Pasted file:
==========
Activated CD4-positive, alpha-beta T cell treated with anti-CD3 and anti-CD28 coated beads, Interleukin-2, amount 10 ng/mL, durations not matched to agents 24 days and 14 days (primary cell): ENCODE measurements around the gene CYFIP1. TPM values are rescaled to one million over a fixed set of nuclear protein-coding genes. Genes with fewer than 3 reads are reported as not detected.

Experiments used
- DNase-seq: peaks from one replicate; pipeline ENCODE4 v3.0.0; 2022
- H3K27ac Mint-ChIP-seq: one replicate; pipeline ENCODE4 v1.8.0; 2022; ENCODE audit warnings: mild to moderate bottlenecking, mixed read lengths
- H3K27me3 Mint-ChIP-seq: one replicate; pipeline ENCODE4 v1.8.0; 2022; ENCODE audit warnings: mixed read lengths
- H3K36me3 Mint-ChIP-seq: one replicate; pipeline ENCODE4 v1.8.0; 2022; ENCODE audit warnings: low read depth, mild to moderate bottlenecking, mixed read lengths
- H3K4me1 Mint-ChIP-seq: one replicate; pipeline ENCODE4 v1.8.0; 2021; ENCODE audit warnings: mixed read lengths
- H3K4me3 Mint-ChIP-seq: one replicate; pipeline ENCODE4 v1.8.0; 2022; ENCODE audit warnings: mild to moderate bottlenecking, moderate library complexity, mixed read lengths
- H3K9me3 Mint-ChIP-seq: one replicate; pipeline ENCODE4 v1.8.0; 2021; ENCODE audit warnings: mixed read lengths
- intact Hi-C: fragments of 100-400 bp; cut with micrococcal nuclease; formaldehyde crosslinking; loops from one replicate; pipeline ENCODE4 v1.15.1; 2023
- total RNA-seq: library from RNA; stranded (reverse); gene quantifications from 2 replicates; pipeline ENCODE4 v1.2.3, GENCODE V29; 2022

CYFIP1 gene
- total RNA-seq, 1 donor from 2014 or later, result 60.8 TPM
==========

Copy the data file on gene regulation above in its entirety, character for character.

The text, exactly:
Activated CD4-positive, alpha-beta T cell treated with anti-CD3 and anti-CD28 coated beads, Interleukin-2, amount 10 ng/mL, durations not matched to agents 24 days and 14 days (primary cell): ENCODE measurements around the gene CYFIP1. TPM values are rescaled to one million over a fixed set of nuclear protein-coding genes. Genes with fewer than 3 reads are reported as not detected.

Experiments used
- DNase-seq: peaks from one replicate; pipeline ENCODE4 v3.0.0; 2022
- H3K27ac Mint-ChIP-seq: one replicate; pipeline ENCODE4 v1.8.0; 2022; ENCODE audit warnings: mild to moderate bottlenecking, mixed read lengths
- H3K27me3 Mint-ChIP-seq: one replicate; pipeline ENCODE4 v1.8.0; 2022; ENCODE audit warnings: mixed read lengths
- H3K36me3 Mint-ChIP-seq: one replicate; pipeline ENCODE4 v1.8.0; 2022; ENCODE audit warnings: low read depth, mild to moderate bottlenecking, mixed read lengths
- H3K4me1 Mint-ChIP-seq: one replicate; pipeline ENCODE4 v1.8.0; 2021; ENCODE audit warnings: mixed read lengths
- H3K4me3 Mint-ChIP-seq: one replicate; pipeline ENCODE4 v1.8.0; 2022; ENCODE audit warnings: mild to moderate bottlenecking, moderate library complexity, mixed read lengths
- H3K9me3 Mint-ChIP-seq: one replicate; pipeline ENCODE4 v1.8.0; 2021; ENCODE audit warnings: mixed read lengths
- intact Hi-C: fragments of 100-400 bp; cut with micrococcal nuclease; formaldehyde crosslinking; loops from one replicate; pipeline ENCODE4 v1.15.1; 2023
- total RNA-seq: library from RNA; stranded (reverse); gene quantifications from 2 replicates; pipeline ENCODE4 v1.2.3, GENCODE V29; 2022

CYFIP1 gene
- total RNA-seq, 1 donor from 2014 or later, result 60.8 TPM